Move over, front door, the garage door has become America's favorite entryway. For better or worse, we're more likely to go in and out of our homes with the click of a remote than the turn of a key.
Unlike the detached one-car structures found at the end of driveways 50 years ago, today's two- and three-bay garages are wholly integrated into the home's footprint. They occupy a prominent chunk of prime visual real estate as well: about 33 percent of an average street-side facade. Yet, for many years garage doors remained stuck in the Dodge Dart era, just blank slabs of stamped steel or painted plywood.
That began to change about 10 years ago as custom manufacturers began adding carriage-house door details, such as X-shaped braces and decorative hardware, to rival the hinges and handles used on entry doors. It was a design revolution that has since filtered down to home centers, where you can now get distinctive garage doors in wood, steel, fiberglass, vinyl—even glass—to match almost any architectural style, including ones that predate the auto.
So if your garage is due for a face-lift, read on for tips on getting the right door type, material, and look for your home and budget. It's an upgrade you'll appreciate with every click of that remote.
Similar to shown: Carriage House Door Co. model 305i in insulated steel with composite overlay trim. $2,000; carriagedoor.com
Anatomy of a Garage Door
A sectional door, the most common variety, rolls up and down on steel tracks.
1. Torsion Spring
Counterbalances door's weight so that it can be lifted easily.
Guides door up to ceiling and back.
Rides inside track. Steel ones are noisy; nylon is quieter.
Connects horizontal sections.
6. Lock Bar
Engages with track to prevent door from opening.
Seals door edges against air infiltration.
What's it cost?
For steel and wood, the two most popular materials, expect to pay $250 to $2,500 and $1,000 to $10,000, respectively. Prices do not include installation.
DIY or hire a pro?
While some makers sell directly to homeowners, installation can be dangerous and should be left to a pro.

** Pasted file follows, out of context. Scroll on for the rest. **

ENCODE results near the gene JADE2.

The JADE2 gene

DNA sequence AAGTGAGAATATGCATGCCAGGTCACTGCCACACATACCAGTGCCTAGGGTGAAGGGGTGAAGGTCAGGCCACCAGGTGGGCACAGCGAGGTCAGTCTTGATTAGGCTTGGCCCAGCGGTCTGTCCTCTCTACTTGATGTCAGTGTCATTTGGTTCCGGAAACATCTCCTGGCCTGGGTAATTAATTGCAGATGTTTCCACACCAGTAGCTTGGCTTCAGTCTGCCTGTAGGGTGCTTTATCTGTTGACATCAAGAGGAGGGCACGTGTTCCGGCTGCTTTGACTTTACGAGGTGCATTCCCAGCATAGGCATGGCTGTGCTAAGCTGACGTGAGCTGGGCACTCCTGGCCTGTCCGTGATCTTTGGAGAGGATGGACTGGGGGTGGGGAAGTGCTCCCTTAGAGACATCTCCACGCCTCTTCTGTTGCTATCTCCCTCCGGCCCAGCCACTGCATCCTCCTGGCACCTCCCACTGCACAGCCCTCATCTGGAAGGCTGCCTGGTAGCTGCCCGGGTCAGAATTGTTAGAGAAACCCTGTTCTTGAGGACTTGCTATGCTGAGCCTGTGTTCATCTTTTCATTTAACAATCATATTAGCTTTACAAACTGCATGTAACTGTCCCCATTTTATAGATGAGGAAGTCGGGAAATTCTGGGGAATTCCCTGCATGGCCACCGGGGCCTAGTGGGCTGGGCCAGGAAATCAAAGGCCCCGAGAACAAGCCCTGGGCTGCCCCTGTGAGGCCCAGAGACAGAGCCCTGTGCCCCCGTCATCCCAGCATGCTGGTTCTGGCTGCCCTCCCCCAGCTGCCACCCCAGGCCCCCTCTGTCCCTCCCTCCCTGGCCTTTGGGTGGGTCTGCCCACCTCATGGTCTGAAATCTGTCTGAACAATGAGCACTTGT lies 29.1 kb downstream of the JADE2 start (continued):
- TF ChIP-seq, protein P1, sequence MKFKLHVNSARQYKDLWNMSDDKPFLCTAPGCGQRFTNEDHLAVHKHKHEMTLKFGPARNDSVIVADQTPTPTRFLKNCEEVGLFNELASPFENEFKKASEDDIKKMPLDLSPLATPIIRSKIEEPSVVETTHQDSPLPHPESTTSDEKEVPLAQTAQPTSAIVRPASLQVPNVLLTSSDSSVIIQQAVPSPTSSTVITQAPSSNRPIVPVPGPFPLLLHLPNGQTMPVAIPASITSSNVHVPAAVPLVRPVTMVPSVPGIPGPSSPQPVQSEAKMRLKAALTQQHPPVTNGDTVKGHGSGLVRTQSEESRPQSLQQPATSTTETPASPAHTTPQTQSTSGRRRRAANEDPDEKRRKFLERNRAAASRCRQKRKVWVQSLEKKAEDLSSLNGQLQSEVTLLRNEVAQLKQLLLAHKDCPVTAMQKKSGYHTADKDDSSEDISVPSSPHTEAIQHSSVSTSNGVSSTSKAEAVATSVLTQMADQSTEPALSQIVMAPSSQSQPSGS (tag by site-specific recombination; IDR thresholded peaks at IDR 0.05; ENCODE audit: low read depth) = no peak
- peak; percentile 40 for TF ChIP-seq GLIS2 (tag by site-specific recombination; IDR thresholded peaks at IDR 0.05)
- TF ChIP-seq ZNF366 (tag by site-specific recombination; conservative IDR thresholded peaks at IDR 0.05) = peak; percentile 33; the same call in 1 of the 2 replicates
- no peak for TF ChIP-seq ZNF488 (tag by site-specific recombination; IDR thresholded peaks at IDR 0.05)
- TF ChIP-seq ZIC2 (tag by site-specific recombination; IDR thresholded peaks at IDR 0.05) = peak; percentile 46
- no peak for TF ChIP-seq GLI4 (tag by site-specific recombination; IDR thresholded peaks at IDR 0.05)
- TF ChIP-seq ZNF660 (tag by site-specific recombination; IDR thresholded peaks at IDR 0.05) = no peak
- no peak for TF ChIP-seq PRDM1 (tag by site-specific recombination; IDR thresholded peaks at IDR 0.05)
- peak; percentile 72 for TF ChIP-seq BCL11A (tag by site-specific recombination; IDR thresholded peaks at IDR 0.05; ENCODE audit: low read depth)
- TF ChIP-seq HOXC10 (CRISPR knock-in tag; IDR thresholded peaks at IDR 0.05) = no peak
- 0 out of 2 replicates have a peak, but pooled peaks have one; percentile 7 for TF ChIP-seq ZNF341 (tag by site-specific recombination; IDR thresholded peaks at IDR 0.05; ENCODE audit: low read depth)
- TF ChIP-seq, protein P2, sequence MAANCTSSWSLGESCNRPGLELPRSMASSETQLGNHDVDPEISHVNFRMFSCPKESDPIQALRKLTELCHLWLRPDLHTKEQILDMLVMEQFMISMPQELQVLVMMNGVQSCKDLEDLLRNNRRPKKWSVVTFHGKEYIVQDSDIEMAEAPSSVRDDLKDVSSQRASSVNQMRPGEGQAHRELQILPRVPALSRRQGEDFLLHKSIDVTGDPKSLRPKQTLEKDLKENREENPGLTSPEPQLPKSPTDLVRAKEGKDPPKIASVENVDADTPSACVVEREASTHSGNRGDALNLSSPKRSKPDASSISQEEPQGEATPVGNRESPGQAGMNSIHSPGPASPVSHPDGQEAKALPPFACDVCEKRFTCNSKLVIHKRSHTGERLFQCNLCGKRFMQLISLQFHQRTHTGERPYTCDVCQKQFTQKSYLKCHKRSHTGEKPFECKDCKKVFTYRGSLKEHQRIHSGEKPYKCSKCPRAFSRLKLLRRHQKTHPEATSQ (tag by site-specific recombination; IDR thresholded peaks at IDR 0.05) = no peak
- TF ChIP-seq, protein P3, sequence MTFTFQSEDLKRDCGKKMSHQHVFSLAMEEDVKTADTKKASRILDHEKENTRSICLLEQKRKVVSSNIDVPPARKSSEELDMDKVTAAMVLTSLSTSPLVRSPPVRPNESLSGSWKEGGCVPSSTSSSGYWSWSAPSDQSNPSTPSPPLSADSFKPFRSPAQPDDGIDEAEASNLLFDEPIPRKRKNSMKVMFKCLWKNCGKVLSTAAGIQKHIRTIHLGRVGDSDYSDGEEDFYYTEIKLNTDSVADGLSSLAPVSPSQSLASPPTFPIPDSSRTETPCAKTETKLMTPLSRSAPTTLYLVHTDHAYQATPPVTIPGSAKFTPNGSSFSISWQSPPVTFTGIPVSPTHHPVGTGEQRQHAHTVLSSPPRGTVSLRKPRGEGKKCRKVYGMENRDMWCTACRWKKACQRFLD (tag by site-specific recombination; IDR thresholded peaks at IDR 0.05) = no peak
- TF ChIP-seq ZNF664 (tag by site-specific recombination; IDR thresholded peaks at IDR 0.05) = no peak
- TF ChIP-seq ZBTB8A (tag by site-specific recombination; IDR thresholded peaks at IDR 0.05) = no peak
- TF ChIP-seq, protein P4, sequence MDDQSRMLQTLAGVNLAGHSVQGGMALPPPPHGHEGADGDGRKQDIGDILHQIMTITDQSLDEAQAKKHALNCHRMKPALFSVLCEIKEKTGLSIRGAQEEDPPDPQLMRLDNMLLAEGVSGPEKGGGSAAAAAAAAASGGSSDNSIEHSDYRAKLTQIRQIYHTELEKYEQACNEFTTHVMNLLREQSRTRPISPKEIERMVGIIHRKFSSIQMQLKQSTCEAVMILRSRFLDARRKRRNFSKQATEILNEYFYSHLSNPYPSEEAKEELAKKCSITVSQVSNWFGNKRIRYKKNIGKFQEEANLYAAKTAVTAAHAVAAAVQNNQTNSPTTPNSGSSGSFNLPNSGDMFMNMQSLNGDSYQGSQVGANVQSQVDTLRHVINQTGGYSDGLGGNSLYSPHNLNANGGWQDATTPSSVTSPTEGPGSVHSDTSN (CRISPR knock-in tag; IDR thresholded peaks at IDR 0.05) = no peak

How long will they last?
Warranties on craftsmanship and materials (not finishes) range from one year for some wood doors to lifetime for some steel ones.
How much care?
It depends on the material and its exposure to the elements. Wood requires regular recoating to prevent decay. Steel only needs repainting if it rusts. Fiberglass and vinyl can be painted if they fade; glass needs only an occasional washing. Hire a pro to inspect the mechanical parts annually.
The most popular type, these doors have horizontal hinged sections that are rolled straight up and then back along the garage ceiling, often assisted by a spring-balanced motorized door opener. One ¾-horsepower opener can raise a door weighing as much as 1,000 pounds and spanning 20 feet. Built-in weather-stripping seals out the elements.
Type: Swing Out
Two doors hang from hinges on either side of the opening. To resist sagging, each door must be well built and should be at least 1 foot taller than it is wide. Best for mild climates because snow drifts will prevent them from opening. Can be operated manually or with a special remote control. Good at sealing out the weather.
Like barn doors, these hang from rollers that ride along a track at the top of the opening. Doors hung this way can be quite massive and yet are easy to operate in all kinds of weather, manually or with a remote. Track length is about twice the door width. This is the least weathertight garage door.
Like closet doors, pairs of hinged vertical sections fold back against the sides of the opening. Bifolds aren't as heavy as swing-out doors and don't open out as far, but snow buildup could still prevent them from opening. Must be manually operated; no remote opener available. Can't be sealed as tightly as swing-out or sectional doors.